Cancer Patients Could Benefit from Earlier Referral to Hospice: Dartmouth Report
Part of being a world-class hospice care provider is sharing new findings in our industry. Dartmouth recently found that earlier conversations around end-of-life wishes could enable more cancer patients to live out final days in comfort and dignity at home. Read the full analysis:
In a newly released national analysis of Medicare patients, researchers at Dartmouth find that, though the numbers of terminal cancer patients receiving hospice care has risen slightly in recent years, many are entering hospice in the very last stages of illness - often within days of death. Despite research indicating that most cancer patients prefer to die at home, many are still dying in hospitals, in the ICU unit, and dependent on ventilators.
In a report from the Dartmouth Atlas Project, “Trends in Cancer Care Near the End of Life,” the authors of the study indicate that recent “trends in end-of-life cancer care have been mixed.” Specifically, they write, “While patients are spending fewer days hospitalized in the last month of life, the number of days in ICUs has increased.” While days spent in hospice care have also increased during this time period, the number of patients entering hospice programs in the last three days of life has alsorisen. For this growing number of patients, enrollment arrives too late to provide the full benefits of hospice care.
The authors of the study do note significant improvements in end-of-life quality indicators during the first decade of the 21st century. For example, the number of cancer patients dying in the hospital declined from 28.8% in 2003 to 24.7% in 2007. There was also a significant increase, from 54.6% to 61.3%, in the percentage of patients who enrolled in hospice in the last month of life.
Dartmouth researchers describe a US medical system that continues to emphasize the most intense forms of hospitalized treatment for terminally ill cancer patients. They report that the use of highly invasive life-sustaining treatments, such as intubation, feeding tubes and CPR in the last month of life remained largely unchanged during the study period. “Similarly, the average [percentage] of patients receiving chemotherapy during the last two weeks of life was virtually unchanged.”
The research seems to indicate that patients may be receiving more fragmented care, as the percentage of “patients who saw ten or more different physicians during the last six months of their lives rose from 46.2% to 58.5%.” Researchers cite “uneven” improvement, varying “markedly across regions and hospitals.” “In analyses of Medicare data that control for patient age, sex, race, tumor type and non-cancer chronic conditions, the chances that a patient with advanced cancer died in the hospital in 2010 varied from one in eight (13%) to one in two (50%) depending on the medical center providing their care.” This was true even among National Cancer Institute-designated Cancer Centers.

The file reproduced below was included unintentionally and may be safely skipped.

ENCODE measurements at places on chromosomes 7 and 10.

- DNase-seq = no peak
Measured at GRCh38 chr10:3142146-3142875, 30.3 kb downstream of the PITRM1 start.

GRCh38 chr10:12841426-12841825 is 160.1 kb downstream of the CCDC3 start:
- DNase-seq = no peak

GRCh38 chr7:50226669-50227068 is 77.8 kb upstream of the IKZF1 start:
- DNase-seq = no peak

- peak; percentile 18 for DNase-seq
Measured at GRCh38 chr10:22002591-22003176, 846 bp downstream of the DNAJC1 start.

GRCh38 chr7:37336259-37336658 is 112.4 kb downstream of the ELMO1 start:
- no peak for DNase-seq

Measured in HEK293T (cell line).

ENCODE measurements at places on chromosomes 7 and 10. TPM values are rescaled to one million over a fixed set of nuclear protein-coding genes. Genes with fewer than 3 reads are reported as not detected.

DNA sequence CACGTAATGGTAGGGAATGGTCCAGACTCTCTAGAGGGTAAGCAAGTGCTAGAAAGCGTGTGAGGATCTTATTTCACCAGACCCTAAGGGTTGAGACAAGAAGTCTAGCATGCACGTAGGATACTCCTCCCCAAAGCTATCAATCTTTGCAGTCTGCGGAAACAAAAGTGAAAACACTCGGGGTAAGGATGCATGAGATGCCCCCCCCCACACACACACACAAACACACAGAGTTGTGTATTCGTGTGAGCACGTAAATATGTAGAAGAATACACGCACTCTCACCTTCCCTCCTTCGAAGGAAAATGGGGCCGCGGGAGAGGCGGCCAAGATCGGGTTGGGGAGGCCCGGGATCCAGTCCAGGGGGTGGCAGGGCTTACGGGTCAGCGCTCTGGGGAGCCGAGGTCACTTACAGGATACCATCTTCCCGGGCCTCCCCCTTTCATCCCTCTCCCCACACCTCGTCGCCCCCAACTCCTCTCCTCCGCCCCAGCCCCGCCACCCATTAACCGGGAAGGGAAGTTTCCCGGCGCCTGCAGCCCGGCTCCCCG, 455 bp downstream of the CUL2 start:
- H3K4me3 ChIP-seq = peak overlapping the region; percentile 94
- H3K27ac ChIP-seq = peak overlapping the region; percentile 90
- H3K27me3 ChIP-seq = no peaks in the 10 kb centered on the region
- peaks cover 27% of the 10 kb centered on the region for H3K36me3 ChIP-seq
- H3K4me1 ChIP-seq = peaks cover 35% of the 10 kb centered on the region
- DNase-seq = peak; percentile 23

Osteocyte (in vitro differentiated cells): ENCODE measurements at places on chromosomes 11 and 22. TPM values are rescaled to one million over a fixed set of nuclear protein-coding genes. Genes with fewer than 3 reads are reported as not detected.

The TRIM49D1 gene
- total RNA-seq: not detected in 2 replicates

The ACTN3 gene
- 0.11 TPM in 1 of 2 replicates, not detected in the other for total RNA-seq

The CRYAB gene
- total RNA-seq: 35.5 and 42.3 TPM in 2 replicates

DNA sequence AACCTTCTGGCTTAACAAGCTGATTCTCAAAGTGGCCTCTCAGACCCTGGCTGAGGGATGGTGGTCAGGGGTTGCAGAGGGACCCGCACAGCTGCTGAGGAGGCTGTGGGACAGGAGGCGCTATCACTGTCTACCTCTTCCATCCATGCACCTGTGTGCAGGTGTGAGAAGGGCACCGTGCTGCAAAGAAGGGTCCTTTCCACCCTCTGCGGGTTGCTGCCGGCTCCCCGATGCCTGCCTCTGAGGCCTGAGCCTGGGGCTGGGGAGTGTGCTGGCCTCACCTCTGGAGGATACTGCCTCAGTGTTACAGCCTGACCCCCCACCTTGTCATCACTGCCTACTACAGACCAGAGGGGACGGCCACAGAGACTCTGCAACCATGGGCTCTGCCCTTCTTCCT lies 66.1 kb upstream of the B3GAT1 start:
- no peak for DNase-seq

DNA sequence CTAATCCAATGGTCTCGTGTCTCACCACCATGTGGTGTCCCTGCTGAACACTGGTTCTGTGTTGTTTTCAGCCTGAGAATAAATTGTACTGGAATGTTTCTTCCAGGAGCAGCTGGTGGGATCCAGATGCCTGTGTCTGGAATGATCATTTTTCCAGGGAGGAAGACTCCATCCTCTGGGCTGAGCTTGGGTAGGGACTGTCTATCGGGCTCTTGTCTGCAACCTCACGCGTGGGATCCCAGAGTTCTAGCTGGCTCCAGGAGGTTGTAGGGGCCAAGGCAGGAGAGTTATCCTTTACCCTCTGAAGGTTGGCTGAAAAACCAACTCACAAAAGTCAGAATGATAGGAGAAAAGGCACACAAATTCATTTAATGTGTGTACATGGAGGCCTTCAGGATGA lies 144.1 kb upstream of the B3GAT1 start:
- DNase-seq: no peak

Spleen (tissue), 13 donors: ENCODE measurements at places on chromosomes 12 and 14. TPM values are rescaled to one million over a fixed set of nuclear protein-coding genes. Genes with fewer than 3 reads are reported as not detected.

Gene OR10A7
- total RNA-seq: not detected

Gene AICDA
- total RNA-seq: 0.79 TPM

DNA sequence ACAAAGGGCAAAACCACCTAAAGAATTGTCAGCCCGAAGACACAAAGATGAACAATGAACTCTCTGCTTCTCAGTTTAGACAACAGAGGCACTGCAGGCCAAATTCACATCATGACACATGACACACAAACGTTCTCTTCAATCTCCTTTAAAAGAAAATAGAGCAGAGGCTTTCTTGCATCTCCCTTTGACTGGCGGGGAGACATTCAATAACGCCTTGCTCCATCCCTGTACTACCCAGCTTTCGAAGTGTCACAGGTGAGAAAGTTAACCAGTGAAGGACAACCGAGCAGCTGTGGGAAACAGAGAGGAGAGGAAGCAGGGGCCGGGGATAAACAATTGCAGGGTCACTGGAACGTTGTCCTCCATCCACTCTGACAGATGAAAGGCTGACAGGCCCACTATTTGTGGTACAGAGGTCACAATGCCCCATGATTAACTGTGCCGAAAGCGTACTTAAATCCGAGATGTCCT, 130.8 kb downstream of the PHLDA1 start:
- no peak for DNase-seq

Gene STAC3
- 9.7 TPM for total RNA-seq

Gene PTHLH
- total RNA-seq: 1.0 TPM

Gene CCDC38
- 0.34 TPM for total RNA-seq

Poor communication skills may bear some of the blame for these less-encouraging statistics. The report’s authors say, “While there is increased awareness of the importance of discussing personal care preferences with cancer patients, deficiencies in communication are common.” Having end-of-life conversations is important, they explain, because it tends to counter “a general trend towards more aggressive care in the last months of life.” In the absence of explicit conversations about end-of-life wishes, high-intensity care is often the default setting, which is “associated with poor quality of life and of death, as well as higher costs, and, in some cases, reduced survival.”
Though the frequency of end-of-life discussions is increasing over time, “cancer treatment has become more aggressive in general.” Despite increased communication and emphasis on talking through end-of-life wishes, “it could be that some patients prefer more aggressive care, or do not fully understand - or accept - that their life expectancy is limited when expressing their preferences.” Sometimes, though, end-of-life conversations may simply happen too late in the process to have a major impact on quality of treatment. Whatever the underlying causes of the present emphasis on high-intensity care for terminally ill cancer patients, Dartmouth researchers suggest, “there is more work to be done to ensure the wishes of cancer patients” are followed at the end of life.
The Atlas Project report includes a large amount of data displayed in charts and tables. The full report, press release, related data tables, and other resources are available online at www.darmouthatlas.org.